Last night around 8 pm, I settled in for Monday Night Football and a nap. I haven’t gotten a lot of sleep lately – work hard, play hard, live hard is common for Terraleverians. I awoke 3 hours later to ESPN SportsCenter and a great segment on the new World Champion San Francisco Giants. This year’s Giants were a scrappy team of misfits that wanted it more than anyone else. As I hopped online to knock off a couple to do items before calling it a night, I stumbled across the #SFriot tag on Twitter. Giants fans’ celebrations had turned dangerous, complete with crowds, bonfires, vandalism and physical violence. Coverage was all over Twitter, as were links to listen in on SFPD scanners in real-time. As I tuned in, all thoughts of sleep went out the window.
Twitter hashtags are great for real-time updates on a trending topic, but painfully limited when you want the background story. Search engines, on the other hand, are great for this. Google search results for “san francisco riots” returned Mashable’s story on the riots in coveted top slot. Mashable’s story was posted within a couple of hours of the first reports, and painted a quick picture of transpiring events by leveraging citizen journalism – documented accounts of news events reported by members of the public.
It would be easy to cite this as yet another example of the power of social media to break and share news quicker than traditional outlets, just as it was during the Hudson River plane crash and the Haiti earthquake. But that’s a rickety bandwagon. Real-time channels can quickly become muddled by virtual onlookers contributing their own commentary on current events. It happened with #SFriot, where jokes about hipsters and social commentary on, of all things, social media culture.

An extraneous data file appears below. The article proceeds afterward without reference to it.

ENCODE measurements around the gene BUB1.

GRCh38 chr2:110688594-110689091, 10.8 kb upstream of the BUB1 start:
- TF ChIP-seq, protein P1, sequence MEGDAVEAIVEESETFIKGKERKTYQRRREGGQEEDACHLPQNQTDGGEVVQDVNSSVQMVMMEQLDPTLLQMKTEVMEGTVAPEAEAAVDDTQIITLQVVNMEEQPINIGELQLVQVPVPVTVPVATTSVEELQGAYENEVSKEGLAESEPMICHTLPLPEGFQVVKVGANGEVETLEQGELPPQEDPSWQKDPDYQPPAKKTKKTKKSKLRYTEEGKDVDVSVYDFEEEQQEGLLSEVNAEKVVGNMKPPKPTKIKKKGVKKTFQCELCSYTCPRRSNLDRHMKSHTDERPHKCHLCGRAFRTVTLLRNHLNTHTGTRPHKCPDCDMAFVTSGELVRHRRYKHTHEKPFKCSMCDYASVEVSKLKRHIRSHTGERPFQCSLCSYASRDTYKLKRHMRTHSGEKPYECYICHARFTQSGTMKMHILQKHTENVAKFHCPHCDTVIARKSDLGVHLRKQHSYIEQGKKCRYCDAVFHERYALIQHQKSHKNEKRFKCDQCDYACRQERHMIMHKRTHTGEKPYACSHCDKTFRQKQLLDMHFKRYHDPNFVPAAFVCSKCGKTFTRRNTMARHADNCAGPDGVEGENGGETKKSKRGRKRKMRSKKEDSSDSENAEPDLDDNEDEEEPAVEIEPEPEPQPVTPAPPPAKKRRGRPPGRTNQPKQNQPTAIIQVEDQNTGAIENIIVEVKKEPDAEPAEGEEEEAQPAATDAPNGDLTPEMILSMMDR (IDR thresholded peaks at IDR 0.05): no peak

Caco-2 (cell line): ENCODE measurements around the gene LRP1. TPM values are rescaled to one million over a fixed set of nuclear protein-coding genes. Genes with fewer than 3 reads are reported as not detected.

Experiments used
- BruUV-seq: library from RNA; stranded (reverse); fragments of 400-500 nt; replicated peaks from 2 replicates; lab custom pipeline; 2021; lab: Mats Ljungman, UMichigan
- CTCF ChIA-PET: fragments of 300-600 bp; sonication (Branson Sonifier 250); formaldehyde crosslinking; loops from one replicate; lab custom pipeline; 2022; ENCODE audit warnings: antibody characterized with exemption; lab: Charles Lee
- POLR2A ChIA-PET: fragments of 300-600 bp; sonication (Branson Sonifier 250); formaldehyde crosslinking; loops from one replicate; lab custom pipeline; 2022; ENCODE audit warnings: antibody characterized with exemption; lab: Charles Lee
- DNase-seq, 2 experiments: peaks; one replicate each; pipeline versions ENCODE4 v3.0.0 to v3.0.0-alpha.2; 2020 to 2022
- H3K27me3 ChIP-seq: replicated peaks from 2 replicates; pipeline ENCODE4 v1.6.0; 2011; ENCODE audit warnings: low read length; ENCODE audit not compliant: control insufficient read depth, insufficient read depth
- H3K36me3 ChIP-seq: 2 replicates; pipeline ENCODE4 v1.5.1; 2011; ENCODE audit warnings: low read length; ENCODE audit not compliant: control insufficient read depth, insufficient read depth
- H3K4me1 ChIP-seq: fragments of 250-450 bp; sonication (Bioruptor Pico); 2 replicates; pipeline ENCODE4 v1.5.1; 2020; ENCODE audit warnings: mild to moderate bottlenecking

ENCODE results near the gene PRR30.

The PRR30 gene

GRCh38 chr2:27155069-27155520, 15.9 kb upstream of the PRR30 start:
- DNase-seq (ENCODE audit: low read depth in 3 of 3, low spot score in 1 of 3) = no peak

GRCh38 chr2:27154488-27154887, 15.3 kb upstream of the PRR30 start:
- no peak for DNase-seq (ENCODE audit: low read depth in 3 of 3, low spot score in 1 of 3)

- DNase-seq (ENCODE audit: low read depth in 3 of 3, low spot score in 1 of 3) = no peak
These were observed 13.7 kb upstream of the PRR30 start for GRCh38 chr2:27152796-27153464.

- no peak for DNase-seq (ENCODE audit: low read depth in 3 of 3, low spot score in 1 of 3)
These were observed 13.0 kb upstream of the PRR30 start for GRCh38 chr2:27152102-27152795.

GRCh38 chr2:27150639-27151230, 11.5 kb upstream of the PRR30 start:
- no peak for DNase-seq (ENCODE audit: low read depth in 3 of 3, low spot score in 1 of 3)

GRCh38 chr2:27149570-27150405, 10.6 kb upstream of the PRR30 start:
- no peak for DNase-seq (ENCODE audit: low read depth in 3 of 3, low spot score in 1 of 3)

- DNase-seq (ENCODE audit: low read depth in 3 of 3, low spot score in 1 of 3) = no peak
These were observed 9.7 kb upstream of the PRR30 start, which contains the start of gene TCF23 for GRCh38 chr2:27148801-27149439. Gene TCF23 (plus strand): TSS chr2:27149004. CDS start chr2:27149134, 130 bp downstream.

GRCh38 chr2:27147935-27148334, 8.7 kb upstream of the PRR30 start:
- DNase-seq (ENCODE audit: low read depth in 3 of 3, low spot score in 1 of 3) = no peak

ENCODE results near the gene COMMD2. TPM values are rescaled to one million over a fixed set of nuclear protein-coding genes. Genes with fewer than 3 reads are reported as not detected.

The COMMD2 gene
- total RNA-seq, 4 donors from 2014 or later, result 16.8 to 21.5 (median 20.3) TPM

What is compelling about this particular incident is that social and technology news sites, such as Mashable, TechCrunch, and Gawker dominated the results for two of Google search verticals: aggregated web search and news search. Within the aggregated vertical, after the first three results, Google returned results for other riots. Did traditional news outlets not consider last night’s riots significant enough to cover in a timely fashion? Were they all asleep? Or maybe Google just wasn’t sure my interest was current or historical. Changing the search paramaters to San Francisco (instead of local) had no effect on the quantity or ordering of results.
What does it say when Mashable and TechCrunch rank highest for current events and news search? These sites aren’t focused on general public awareness or safety. They are focused on cultural relevance, but from a very niche viewpoint – social media technologies. Mashable’s post was sufficiently grave, but it was written to showcase the real-time nature of social media and citizen journalism.
As a business or individual, your ‘news’ may not be of the scale or nature of last night’s riots, but right about now, you should be thinking how this changes your outreach and coverage strategies when you have a story to tell.
- Is your ‘news’ really news? Determine whether the information you have affects society at large, a local municipality or just your own customer base.
- What sites and sources are most likely to consider your information newsworthy? Is it editorial content for journalists or conversation points for niche-interest sites?
- What, exactly, is the angle that each of your targeted sites is going for? How do you fit?
- Are you presenting your content in a way that aligns with the goals and audiences of your targeted sites?
- Are you in it for the coverage? Or are you interested in building a relationship with the editors and audiences of each outlet?
Answer those questions, and you’ll know whether traditional media will sleep on your news too and if your strategy should focus on social news and citizen media.
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